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Robert Underwood Johnson, Clarence Clough Buell, Battles and Leaders of the Civil War. Volume 4. 79 3 Browse Search
Philip Henry Sheridan, Personal Memoirs of P. H. Sheridan, General, United States Army . 58 4 Browse Search
Harper's Encyclopedia of United States History (ed. Benson Lossing) 28 0 Browse Search
Robert Underwood Johnson, Clarence Clough Buell, Battles and Leaders of the Civil War: Volume 2. 13 1 Browse Search
Varina Davis, Jefferson Davis: Ex-President of the Confederate States of America, A Memoir by his Wife, Volume 1 13 1 Browse Search
Robert Underwood Johnson, Clarence Clough Buell, Battles and Leaders of the Civil War. Volume 3. 12 0 Browse Search
Fitzhugh Lee, General Lee 10 0 Browse Search
Rebellion Record: a Diary of American Events, Diary from December 17, 1860 - April 30, 1864 (ed. Frank Moore) 9 1 Browse Search
George Meade, The Life and Letters of George Gordon Meade, Major-General United States Army (ed. George Gordon Meade) 8 0 Browse Search
Southern Historical Society Papers, Volume 3. (ed. Reverend J. William Jones) 4 0 Browse Search
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Browsing named entities in Varina Davis, Jefferson Davis: Ex-President of the Confederate States of America, A Memoir by his Wife, Volume 1. You can also browse the collection for William H. Emory or search for William H. Emory in all documents.

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too weak to sit up long at a time, and lay in bed while his friend and I sat by and listened. No verbal or other change has been made in the dictation, which Mr. Davis did not read over: Three brothers came to America from Wales in the early part of the eighteenth century. They settled at Philadelphia. The youngest of the brothers, Evan Davis, removed to Georgia, then a colony of Great Britain. He was the grandfather of Jefferson Davis. He married a widow, whose family name was Emory. By her he had one son, Samuel Davis, the father of Jefferson Davis. When Samuel Davis was about sixteen years of age his widowed mother sent him with supplies to his two half-brothers, Daniel and Isaac Williams, then serving in the army of the Revolution. Samuel, after finding his brothers were in active service, decided to join them, and thus remained in the military service of Georgia and South Carolina until the close of the war. After several years of service he gained sufficien
Varina Davis, Jefferson Davis: Ex-President of the Confederate States of America, A Memoir by his Wife, Volume 1, Chapter 22: the secret service fund--charges against Webster, 1845-46. (search)
chard Bache, also an officer of the Navy, drowned while making a survey of the coast; Mrs. Robert J. Walker, the wife of the Secretary of the Treasury and whilom Senator from Mississippi; Mrs. Irwin, wife of the former Minister to Sweden; Mrs. William H. Emory, whose husband was afterward a General in the United States Army, and who was herself a well-known wit; Mrs. Charles Abert; Mrs. Richard Wainright of the Navy, and Mrs. Allen McLane, a woman of marvellous wit, and strong, bright understan a flickering green and gray light, and exhaled a delicate odor. This perfume now brings back a ray of the old joy that used to pervade us all when the family were bidden to supper there. On these occasions Mr. Davis and Professor Bache, General Emory and Mr. Walker, jested like boys, told stories of their West-Point life, or of canvasses for office in Mississippi. I had known Mr. Walker since my infancy, and his wife was my mother's dear and intimate friend before my birth, and sometimes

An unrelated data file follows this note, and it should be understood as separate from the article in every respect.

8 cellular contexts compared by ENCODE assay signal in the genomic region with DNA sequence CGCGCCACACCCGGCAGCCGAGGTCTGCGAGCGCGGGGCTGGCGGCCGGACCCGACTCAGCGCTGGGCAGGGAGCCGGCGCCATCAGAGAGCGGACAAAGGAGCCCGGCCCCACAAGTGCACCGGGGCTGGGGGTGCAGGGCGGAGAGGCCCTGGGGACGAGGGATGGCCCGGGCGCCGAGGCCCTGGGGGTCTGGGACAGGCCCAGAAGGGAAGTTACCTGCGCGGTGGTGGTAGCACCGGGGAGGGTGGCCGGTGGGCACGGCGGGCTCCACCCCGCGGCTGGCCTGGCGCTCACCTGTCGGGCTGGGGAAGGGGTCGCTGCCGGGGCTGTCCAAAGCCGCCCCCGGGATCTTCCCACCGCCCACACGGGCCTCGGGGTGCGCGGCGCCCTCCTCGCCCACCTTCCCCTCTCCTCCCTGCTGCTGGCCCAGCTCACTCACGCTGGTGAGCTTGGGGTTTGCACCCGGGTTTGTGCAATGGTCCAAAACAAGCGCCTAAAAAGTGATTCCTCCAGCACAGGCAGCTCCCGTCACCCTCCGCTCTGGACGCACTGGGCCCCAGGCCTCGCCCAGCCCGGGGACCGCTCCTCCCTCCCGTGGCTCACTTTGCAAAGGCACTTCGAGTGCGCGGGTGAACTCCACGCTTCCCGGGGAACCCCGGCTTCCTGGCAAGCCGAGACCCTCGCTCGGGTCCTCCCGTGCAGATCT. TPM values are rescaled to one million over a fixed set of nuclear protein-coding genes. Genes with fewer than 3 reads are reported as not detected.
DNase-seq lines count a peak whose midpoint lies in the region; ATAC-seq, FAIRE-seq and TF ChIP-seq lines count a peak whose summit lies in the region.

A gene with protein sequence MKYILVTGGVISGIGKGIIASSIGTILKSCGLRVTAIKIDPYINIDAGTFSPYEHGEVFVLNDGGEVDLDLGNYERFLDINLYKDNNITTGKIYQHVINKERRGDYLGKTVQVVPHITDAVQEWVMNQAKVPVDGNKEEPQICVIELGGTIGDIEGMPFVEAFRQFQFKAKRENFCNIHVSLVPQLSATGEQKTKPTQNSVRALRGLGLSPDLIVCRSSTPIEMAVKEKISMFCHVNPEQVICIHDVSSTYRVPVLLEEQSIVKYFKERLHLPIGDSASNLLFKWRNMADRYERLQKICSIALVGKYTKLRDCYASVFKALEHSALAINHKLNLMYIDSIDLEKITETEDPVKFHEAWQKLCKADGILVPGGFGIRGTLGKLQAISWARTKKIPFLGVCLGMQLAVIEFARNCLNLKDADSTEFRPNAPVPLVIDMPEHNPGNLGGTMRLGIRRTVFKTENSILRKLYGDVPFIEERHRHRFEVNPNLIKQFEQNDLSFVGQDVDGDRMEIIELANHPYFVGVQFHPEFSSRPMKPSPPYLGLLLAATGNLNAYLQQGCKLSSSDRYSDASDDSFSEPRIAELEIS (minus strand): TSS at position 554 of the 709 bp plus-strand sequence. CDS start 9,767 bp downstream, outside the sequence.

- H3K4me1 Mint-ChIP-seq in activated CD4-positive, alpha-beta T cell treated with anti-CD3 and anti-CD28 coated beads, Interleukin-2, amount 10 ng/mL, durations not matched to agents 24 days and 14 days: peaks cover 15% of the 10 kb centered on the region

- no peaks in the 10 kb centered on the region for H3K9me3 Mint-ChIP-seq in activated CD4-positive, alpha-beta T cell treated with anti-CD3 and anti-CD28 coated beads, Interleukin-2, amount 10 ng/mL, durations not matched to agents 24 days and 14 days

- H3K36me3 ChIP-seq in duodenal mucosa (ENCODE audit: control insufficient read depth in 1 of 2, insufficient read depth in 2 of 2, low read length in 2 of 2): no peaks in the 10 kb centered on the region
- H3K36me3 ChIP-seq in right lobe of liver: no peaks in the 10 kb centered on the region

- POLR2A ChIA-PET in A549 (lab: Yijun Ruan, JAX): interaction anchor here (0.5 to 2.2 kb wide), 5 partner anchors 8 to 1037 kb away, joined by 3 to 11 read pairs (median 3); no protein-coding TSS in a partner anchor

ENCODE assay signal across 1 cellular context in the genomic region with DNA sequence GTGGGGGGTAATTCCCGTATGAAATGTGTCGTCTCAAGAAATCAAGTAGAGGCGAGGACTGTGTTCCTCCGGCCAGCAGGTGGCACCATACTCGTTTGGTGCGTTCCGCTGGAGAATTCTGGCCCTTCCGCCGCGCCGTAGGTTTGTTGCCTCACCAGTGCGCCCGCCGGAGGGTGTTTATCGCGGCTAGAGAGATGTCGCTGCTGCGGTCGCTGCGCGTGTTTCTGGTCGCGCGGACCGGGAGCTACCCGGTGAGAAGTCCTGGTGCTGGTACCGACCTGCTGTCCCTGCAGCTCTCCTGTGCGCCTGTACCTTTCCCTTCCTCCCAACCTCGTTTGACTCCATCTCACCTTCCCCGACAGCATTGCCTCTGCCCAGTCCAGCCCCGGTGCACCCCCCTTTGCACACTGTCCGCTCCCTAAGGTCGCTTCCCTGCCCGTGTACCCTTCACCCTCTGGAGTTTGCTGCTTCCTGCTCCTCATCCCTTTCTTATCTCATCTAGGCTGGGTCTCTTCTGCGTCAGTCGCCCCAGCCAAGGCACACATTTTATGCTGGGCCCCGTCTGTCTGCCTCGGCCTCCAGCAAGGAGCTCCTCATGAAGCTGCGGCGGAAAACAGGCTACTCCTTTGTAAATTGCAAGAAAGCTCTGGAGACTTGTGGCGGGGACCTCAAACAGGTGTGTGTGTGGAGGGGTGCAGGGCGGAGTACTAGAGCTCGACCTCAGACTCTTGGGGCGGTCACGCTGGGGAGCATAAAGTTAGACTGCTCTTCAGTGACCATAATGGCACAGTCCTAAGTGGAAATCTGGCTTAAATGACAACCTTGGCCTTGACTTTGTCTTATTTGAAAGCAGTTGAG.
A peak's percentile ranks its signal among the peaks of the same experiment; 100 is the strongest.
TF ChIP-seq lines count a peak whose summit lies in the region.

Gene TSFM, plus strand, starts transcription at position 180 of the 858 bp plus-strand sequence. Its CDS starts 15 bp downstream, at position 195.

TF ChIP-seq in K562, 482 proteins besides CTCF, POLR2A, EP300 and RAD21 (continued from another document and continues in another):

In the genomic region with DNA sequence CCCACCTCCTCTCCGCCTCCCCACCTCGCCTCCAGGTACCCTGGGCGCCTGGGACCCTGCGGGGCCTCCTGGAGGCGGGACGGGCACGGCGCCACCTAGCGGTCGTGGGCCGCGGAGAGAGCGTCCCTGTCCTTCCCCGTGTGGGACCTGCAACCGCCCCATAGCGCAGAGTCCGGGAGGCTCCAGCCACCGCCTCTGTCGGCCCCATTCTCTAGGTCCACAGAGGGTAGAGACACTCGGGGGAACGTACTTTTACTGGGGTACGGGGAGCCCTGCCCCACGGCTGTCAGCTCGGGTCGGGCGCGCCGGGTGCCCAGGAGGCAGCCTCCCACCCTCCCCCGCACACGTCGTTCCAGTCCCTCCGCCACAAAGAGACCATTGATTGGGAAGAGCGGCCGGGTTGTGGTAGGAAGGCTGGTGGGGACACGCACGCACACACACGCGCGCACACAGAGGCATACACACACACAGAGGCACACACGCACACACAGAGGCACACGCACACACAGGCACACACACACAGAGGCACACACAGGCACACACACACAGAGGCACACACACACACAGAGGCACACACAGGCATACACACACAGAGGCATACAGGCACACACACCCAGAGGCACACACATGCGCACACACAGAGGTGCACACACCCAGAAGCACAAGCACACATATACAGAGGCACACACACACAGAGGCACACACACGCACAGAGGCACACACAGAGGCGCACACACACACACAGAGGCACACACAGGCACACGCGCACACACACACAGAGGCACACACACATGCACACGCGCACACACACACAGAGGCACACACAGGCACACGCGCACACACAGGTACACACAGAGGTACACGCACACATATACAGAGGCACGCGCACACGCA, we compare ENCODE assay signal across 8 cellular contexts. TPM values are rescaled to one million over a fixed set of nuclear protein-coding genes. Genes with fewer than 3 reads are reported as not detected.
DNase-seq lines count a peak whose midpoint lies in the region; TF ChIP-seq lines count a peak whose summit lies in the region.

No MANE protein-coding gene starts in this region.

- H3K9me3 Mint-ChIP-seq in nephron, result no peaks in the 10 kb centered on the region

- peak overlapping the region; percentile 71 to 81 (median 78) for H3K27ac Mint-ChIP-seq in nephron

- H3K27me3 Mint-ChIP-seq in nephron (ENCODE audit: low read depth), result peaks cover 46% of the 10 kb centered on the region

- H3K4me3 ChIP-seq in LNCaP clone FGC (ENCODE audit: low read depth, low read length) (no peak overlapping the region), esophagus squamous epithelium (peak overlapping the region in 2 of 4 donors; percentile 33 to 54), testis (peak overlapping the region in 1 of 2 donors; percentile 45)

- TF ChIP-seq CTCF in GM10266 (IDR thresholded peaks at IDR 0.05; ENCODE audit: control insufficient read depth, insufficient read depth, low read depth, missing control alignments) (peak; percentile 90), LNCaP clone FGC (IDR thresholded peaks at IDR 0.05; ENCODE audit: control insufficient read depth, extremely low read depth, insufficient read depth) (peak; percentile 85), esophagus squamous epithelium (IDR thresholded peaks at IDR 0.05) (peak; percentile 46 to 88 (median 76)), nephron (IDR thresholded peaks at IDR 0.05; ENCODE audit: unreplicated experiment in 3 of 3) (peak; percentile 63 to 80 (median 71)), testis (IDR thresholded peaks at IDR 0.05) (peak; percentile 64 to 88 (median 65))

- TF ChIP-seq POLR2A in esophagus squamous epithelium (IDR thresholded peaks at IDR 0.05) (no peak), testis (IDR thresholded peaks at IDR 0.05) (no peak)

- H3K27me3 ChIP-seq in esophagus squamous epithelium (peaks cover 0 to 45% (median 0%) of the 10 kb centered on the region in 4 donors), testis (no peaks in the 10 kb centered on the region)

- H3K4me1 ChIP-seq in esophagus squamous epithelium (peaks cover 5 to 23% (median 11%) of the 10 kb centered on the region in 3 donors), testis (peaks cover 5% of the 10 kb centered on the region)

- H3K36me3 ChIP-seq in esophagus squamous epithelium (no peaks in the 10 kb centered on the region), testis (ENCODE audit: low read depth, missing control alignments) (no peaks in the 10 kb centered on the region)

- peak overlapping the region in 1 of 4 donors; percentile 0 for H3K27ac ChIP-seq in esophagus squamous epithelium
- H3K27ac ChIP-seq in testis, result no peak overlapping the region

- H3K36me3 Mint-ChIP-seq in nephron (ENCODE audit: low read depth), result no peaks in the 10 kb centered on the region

the present legislature has been called to meet in extraordinary session, and the members having been elected under extraordinary circumstances, no calculation as to their course on this subject can be made by ordinary rules. I believe that Emory Afterward General W. II. Emory, of the United States Army. will lose no reputation by his triumph over the favoritism of the Top. Eng. Bureau, but the Government cannot now gain all which his knowledge of the particular subject would have secur as to their course on this subject can be made by ordinary rules. I believe that Emory Afterward General W. II. Emory, of the United States Army. will lose no reputation by his triumph over the favoritism of the Top. Eng. Bureau, but the Government cannot now gain all which his knowledge of the particular subject would have secured to us, if he had been continued to the position of Astronomer. I am as ever truly your friend, Jefferson Davis. James Alfred Pearce, U. S. Senator, D. C.
Varina Davis, Jefferson Davis: Ex-President of the Confederate States of America, A Memoir by his Wife, Volume 1, Chapter 40: social relations and incidents of Cabinet life, 1853-57. (search)
in the same predetermined artificial way, but had much that was new and interesting to tell. One evening, in the presence of two officers of the army at our house, he said he had ridden camels without a bridle. How did you guide them? said General Emory. By my foot touching them first one side or the other on the nose, answered Mr. Sumner. General Emory took out a pencil and made a calculation, and after Mr. Sumner had passed to other subjects, the General interjected suddenly the remark, AcGeneral Emory took out a pencil and made a calculation, and after Mr. Sumner had passed to other subjects, the General interjected suddenly the remark, According to my calculation, your leg must be nine feet long to guide a camel as you did. Mr. Sumner made no response. He had a large collection of field maps made in the Crimea, and traced the course of the different battles in a very interesting manner with little tin flags. At midsummer we took a house two or three miles out of town, and spent the heated term there, so that I could be near my husband, who was far from robust. Mr. and Mrs. Pierce used frequently to come to us for the